Now, what’s amazing about the brain we have $100 billion neurons in the brain. And some people say, between 25% and 50% are focused on vision. But let’s just do some quick math. I have $100 million photoreceptors and then I have to get it down to one million axons in the optic nerve. So there’s 100 to 1 compression. And then, I need to upscale that later on to $100 billion neurons. And if we say 50% are focused on vision, that’s 50 billion neurons, and that’s not really a fair equation.
But you can imagine all of the complex interactions that need to happen. And what’s amazing about the eye itself is, the eye is already set up before it gets into the brain. It’s amazing ability to process edges and contrast. And so it has this concept of lateral inhibition baked in to the retina itself. So you’re able to do processing in the retina before you even get out of the retina.
So we have to figure all these things out, in order to then figure out how we’re going to get vision perception to equate to what someone would naturally see. I mean, vision is this amazing experience that is not like a TV where you just hit the power button and all of a sudden it works. It’s this amazing set of machinery with all of these crazy connections, and lateral connections. And it’s tuned over decades of development.
Stop there for a minute, JR. Tuned over decades for with regard to development of the file cabinet full of visual information.
Yeah, decades of research trying to figure out something that’s been like what–
Billions of years evolving into a human brain.
Yeah, but at the same time one of the things that from the blind community that’s very blind centric is, if you were born blind and you’ve never fed information to your visual cortex, how are you going to process that information? Then he’s talking about the receptors in the retina who then take it down and punch it into billions of other things and all the confusing things that I didn’t follow. I am wondering, will there be limitations with the technology we create once we figure out how to process that information?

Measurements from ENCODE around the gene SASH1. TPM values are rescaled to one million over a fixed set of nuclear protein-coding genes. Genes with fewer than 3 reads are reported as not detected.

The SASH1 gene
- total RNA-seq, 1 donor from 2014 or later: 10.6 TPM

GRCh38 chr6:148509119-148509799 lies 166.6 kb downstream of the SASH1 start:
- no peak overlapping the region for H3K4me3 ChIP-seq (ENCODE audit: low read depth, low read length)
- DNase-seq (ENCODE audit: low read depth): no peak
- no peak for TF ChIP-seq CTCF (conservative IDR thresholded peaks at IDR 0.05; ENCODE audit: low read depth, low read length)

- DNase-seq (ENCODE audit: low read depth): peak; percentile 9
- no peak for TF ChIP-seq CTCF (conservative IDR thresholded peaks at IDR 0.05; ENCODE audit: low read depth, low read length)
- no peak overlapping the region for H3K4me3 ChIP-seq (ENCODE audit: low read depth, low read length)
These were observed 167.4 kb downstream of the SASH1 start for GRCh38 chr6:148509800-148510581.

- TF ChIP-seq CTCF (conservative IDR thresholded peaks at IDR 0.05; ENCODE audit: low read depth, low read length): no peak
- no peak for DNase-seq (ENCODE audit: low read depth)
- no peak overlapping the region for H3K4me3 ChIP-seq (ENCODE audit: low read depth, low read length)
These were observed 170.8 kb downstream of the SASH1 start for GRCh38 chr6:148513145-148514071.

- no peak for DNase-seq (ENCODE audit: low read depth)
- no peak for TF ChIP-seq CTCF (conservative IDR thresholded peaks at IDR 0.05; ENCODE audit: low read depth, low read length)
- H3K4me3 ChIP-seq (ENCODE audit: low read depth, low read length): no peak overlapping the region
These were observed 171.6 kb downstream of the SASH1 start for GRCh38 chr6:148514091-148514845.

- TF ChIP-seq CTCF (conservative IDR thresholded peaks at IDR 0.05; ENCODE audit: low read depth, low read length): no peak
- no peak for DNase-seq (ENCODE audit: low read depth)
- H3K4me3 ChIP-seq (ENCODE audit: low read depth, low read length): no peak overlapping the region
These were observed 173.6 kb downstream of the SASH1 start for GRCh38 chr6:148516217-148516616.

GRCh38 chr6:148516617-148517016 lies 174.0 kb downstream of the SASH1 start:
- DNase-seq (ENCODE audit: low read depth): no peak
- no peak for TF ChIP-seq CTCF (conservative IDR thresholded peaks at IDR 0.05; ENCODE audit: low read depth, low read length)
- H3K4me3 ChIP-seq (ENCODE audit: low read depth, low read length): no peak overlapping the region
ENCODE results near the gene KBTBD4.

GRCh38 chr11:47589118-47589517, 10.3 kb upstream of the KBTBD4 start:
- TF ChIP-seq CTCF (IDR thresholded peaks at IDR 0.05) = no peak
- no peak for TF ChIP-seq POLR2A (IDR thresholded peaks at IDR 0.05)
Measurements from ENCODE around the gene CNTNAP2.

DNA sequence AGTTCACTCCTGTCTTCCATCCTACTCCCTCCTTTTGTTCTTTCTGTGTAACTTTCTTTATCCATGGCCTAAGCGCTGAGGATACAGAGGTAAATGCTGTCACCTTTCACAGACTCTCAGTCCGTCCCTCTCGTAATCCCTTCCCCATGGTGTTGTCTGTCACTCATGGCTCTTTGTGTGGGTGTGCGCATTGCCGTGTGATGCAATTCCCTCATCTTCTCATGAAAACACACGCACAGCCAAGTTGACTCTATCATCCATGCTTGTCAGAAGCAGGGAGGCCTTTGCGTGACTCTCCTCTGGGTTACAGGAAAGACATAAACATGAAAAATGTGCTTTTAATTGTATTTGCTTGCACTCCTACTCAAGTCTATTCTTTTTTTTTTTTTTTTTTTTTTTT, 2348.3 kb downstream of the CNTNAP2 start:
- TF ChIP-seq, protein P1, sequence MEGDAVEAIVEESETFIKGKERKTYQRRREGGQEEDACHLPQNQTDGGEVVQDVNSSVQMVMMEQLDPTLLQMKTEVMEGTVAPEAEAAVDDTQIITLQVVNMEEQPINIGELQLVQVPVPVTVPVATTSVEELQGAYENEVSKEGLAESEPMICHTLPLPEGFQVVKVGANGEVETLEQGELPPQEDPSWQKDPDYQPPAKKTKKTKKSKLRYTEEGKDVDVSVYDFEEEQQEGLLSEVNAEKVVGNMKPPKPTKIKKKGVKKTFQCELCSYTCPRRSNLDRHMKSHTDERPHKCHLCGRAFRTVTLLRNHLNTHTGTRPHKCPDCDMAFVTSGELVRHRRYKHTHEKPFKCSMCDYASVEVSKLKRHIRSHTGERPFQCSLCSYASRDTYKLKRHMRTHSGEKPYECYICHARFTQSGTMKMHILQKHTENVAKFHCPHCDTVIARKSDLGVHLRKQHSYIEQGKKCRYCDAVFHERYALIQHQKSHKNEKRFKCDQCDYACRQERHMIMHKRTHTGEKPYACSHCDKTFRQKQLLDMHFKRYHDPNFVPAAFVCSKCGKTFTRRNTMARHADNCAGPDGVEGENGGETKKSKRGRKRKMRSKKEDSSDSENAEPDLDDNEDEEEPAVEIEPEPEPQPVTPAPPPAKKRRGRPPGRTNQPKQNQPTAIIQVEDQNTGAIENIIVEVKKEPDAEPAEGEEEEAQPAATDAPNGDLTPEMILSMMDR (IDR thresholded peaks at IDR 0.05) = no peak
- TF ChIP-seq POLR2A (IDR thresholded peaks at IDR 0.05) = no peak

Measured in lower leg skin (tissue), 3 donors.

Of course, there will be, correct?
Yes, definitely going to be limitations, depending on when in your developmental process you either lost the vision. Or first of all, if you’re generally blind versus blinded, what’s called adventitious blind, much different. And so we’re going to have to be strategic and tailored in our approaches. And then depending on where you are in development when you lost that vision, is also very interesting.
And there’s some amazing articles that have been written about this. If you actually take people who have congenital cataracts in India, in certain cases, in countries–
Huge situations in India cataracts.
The cataracts, right? And you give them vision like a 20-year-old. Some people say, I don’t want the vision. It’s so overwhelming for them to handle. They want it, because–
I’m sorry, because that way I can sound intelligent talking to the two of you. What normally happens is, and there have been documented instances. And again, India has some really unbelievable populations of people who are born with cataracts, acquire cataract, it’s a huge problem there. But when they have not processed information to fill their visual cortex with information, it becomes– Oh, remember when we were watching supernatural yesterday? It’s like, hold on a second. Watching– we’re not going to talk over each other, you taught me that. Supernatural, she could hear all the Angels talking and she was going crazy with the amount of information she was giving. It was distracting, it drove her crazy.
It can be so distracting to a person who had no visual acuity at all to be bombarded with information like that.
It’s like living your whole life in a movie theater and then stepping out in the sun, it’s blinding.